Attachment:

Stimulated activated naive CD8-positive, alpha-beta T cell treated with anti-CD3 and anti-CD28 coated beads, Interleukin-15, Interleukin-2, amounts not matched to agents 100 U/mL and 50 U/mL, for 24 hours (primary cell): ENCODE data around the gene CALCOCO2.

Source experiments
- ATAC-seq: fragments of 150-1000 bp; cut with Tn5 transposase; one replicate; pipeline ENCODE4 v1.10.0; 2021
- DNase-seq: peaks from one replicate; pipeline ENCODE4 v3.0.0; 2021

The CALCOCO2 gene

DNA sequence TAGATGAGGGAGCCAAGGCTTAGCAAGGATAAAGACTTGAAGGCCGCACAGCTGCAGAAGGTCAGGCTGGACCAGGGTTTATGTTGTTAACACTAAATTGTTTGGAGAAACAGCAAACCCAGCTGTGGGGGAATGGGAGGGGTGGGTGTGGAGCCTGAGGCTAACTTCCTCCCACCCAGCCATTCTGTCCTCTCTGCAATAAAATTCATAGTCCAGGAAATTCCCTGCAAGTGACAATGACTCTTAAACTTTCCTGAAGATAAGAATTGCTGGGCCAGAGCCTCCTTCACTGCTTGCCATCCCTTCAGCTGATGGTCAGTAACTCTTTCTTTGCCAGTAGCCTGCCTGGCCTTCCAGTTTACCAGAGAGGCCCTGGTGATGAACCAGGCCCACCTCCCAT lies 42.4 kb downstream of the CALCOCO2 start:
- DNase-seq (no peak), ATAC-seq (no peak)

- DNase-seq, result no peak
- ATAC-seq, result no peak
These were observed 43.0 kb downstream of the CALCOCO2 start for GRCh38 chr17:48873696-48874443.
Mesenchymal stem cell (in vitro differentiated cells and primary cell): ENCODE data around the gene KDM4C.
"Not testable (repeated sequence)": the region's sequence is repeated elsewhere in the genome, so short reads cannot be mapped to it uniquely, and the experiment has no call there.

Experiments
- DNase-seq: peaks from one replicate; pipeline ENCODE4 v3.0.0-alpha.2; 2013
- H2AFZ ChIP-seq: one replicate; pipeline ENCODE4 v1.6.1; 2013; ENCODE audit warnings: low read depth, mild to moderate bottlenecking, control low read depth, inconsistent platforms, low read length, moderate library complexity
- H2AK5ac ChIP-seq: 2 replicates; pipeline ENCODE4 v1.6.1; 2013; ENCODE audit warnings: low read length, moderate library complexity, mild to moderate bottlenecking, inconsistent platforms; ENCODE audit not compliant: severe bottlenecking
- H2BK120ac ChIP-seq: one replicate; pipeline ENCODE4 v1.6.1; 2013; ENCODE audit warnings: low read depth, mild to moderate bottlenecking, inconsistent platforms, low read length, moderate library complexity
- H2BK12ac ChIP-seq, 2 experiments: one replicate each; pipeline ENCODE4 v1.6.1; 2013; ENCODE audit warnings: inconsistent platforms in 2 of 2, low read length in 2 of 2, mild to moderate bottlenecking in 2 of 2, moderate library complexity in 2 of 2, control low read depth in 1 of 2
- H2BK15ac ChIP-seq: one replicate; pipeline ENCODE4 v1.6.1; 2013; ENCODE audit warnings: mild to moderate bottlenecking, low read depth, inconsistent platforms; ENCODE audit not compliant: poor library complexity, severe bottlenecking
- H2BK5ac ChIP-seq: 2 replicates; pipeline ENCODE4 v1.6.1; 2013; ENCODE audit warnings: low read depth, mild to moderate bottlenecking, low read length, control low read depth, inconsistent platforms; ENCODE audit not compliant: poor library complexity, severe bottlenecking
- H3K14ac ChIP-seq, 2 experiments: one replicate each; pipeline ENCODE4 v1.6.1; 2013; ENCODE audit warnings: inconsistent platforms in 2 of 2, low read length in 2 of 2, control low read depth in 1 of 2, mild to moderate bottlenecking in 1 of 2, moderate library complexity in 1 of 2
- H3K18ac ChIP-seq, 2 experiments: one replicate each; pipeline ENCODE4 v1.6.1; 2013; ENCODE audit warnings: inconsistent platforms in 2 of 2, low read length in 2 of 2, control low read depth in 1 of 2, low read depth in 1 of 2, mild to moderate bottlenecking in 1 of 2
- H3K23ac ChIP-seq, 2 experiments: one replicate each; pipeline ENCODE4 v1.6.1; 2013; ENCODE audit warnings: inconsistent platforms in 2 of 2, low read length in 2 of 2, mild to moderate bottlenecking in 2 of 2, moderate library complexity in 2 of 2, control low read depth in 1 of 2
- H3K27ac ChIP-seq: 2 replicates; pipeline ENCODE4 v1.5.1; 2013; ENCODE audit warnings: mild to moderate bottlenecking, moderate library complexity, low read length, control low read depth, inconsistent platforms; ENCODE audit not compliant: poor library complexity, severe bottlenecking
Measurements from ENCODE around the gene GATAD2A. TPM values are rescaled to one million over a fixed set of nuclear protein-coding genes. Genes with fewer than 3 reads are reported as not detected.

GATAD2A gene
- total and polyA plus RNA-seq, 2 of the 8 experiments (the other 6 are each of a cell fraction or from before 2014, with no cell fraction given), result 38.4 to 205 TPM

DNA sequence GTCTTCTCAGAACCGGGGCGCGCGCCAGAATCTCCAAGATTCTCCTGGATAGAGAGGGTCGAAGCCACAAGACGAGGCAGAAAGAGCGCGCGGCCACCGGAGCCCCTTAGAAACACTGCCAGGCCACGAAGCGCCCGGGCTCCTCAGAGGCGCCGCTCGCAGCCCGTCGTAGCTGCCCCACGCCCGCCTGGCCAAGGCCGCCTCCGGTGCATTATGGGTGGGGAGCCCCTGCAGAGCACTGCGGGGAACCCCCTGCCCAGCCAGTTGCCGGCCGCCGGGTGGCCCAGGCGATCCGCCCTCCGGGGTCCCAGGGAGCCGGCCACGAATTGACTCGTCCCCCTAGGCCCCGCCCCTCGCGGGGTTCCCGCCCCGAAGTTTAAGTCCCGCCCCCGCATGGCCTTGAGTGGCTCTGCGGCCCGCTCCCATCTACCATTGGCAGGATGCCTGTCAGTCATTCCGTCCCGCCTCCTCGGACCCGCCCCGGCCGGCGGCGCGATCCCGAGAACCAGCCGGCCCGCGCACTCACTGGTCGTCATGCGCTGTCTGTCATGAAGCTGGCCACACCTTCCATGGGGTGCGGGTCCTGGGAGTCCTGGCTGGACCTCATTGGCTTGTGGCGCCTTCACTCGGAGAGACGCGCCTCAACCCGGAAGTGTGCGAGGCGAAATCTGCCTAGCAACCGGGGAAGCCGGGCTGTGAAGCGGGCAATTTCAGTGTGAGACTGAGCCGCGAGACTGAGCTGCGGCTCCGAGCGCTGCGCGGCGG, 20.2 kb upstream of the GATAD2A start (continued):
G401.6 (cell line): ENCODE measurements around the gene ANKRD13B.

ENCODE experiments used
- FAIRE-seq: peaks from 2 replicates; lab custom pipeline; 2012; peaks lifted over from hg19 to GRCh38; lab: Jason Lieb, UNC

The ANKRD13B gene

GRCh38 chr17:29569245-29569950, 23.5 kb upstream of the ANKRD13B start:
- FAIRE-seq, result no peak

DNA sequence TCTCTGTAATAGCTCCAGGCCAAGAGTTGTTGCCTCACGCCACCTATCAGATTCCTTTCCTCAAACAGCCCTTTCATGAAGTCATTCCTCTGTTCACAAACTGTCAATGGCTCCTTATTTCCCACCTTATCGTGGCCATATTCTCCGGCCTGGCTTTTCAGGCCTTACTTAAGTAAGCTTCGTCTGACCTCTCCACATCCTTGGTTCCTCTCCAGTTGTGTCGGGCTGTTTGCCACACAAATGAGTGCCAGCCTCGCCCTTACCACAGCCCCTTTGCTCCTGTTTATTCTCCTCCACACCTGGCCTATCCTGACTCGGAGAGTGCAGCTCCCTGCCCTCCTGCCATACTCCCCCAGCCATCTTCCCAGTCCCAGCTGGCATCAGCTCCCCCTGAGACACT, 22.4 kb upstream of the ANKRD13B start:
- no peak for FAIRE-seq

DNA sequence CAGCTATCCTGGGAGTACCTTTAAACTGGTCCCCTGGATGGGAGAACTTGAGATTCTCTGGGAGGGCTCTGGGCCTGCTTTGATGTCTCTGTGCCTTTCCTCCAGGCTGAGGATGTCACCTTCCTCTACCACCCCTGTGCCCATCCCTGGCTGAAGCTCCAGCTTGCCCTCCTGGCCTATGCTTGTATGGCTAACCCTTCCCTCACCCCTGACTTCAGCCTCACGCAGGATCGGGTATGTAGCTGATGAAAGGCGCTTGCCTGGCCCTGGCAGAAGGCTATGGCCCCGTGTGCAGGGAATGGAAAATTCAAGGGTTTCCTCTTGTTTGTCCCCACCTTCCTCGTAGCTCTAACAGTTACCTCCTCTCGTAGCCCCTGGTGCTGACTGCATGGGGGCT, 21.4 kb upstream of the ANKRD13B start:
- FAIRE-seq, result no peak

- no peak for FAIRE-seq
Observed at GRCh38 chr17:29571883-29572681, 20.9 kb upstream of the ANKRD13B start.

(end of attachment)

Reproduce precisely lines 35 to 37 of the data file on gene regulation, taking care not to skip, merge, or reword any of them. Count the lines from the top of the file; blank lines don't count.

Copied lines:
DNA sequence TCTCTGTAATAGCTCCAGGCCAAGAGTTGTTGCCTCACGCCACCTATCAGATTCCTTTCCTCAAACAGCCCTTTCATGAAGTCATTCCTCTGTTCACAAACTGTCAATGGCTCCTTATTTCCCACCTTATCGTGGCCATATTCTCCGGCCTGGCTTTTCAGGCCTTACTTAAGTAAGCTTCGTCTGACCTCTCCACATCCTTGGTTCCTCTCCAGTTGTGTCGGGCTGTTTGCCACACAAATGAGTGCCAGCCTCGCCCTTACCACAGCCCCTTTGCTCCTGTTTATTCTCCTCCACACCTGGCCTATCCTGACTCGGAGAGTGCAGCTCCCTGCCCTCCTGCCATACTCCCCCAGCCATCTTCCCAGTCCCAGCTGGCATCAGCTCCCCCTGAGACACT, 22.4 kb upstream of the ANKRD13B start:
- no peak for FAIRE-seq

DNA sequence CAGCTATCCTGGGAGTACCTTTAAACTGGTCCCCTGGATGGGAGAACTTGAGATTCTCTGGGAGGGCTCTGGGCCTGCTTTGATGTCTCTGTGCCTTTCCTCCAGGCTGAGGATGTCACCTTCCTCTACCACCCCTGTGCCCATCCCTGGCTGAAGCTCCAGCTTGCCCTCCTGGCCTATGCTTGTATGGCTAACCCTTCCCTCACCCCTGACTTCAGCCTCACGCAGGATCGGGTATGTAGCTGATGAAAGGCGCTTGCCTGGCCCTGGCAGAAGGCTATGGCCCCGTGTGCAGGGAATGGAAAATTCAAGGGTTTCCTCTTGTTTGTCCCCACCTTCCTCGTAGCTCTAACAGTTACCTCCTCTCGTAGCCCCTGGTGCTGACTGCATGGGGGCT, 21.4 kb upstream of the ANKRD13B start: